Jump to main content
Jump to site search
Access to RSC content Close the message box

Continue to access RSC content when you are not at your institution. Follow our step-by-step guide.


Issue 4, 2009
Previous Article Next Article

Structure and function revealed with submolecular resolution at the liquid–solid interface

Author affiliations

Abstract

The liquid–solid interface is a unique medium to support the self-assembly of molecules into surface-confined networks. Non-covalent interactions are key in forming these two-dimensional (2D) architectures, and a deep understanding is crucial for successful 2D crystal engineering. Scanning tunnelling microscopy is the tool of choice to reveal the structure and function of these patterns with subnanometre resolution. A recent success is the formation of 2D nanoporous molecular patterns and their host–guest chemistry. However, this is not the only functionality addressed by this review. Surface-confined molecular architectures at the liquid–solid interface are also relevant in the field of molecular electronics. Furthermore, inducing and probing chemical reactivity at the single-molecule level at the liquid–solid interface might turn out to be one of the most exciting developments.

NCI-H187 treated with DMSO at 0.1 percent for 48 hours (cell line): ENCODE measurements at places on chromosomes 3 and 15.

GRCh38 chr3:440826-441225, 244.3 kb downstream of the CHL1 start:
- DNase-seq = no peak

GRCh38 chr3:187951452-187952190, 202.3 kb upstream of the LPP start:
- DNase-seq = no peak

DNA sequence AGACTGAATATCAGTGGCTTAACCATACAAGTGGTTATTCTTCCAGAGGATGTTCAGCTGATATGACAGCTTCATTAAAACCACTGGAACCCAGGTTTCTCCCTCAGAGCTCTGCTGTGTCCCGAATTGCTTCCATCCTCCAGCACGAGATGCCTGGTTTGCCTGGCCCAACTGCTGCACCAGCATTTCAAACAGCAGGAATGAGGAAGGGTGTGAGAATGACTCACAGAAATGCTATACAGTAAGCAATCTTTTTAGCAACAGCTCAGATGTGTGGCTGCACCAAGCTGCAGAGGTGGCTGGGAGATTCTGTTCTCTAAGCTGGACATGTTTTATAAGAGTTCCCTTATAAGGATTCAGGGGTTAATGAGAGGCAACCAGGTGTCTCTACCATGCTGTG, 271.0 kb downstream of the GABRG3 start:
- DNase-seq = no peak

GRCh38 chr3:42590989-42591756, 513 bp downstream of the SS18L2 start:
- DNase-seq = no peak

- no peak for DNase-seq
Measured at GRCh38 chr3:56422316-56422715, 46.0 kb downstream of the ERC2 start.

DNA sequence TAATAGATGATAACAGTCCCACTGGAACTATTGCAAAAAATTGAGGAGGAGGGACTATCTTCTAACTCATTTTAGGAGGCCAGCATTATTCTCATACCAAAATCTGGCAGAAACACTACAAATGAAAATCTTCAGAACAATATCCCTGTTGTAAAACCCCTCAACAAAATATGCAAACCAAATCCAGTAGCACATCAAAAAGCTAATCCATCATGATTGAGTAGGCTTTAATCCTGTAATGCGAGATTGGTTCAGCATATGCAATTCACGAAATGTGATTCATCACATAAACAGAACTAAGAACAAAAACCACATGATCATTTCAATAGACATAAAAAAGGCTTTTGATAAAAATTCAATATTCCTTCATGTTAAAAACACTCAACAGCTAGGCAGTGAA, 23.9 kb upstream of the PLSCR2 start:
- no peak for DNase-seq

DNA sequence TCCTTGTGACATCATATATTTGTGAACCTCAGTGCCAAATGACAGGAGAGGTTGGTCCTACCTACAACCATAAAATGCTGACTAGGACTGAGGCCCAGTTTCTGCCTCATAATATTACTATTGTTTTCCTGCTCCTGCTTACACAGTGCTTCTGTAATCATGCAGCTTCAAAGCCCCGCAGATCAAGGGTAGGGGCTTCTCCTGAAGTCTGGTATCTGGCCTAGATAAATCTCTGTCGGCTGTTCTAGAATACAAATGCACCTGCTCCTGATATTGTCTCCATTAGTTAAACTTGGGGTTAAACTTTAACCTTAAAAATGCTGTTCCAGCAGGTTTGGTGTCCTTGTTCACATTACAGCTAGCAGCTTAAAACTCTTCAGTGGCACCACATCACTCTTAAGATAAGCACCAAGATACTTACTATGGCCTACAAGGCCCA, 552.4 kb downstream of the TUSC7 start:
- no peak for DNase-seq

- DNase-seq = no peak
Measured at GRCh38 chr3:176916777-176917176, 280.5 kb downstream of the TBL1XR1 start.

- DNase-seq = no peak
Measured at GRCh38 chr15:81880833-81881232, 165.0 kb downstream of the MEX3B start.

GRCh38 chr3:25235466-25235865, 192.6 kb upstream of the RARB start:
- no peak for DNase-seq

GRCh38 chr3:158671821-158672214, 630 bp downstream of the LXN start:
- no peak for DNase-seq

Graphical abstract: Structure and function revealed with submolecular resolution at the liquid–solid interface

Back to tab navigation

Article information


Submitted
30 Jun 2008
Accepted
30 Oct 2008
First published
09 Dec 2008

Soft Matter, 2009,5, 721-735
Article type
Review Article

Structure and function revealed with submolecular resolution at the liquid–solid interface

J. A. A. W. Elemans and S. De Feyter, Soft Matter, 2009, 5, 721
DOI: 10.1039/B811090E

Social activity

Search articles by author

Spotlight

Advertisements